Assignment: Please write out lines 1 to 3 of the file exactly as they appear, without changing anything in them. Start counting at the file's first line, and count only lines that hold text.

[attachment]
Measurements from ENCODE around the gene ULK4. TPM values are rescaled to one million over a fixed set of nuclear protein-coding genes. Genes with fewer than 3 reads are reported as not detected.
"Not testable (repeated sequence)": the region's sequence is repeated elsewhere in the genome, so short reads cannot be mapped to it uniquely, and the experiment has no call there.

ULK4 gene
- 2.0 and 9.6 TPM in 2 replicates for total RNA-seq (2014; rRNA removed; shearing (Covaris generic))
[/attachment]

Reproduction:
Measurements from ENCODE around the gene ULK4. TPM values are rescaled to one million over a fixed set of nuclear protein-coding genes. Genes with fewer than 3 reads are reported as not detected.
"Not testable (repeated sequence)": the region's sequence is repeated elsewhere in the genome, so short reads cannot be mapped to it uniquely, and the experiment has no call there.

ULK4 gene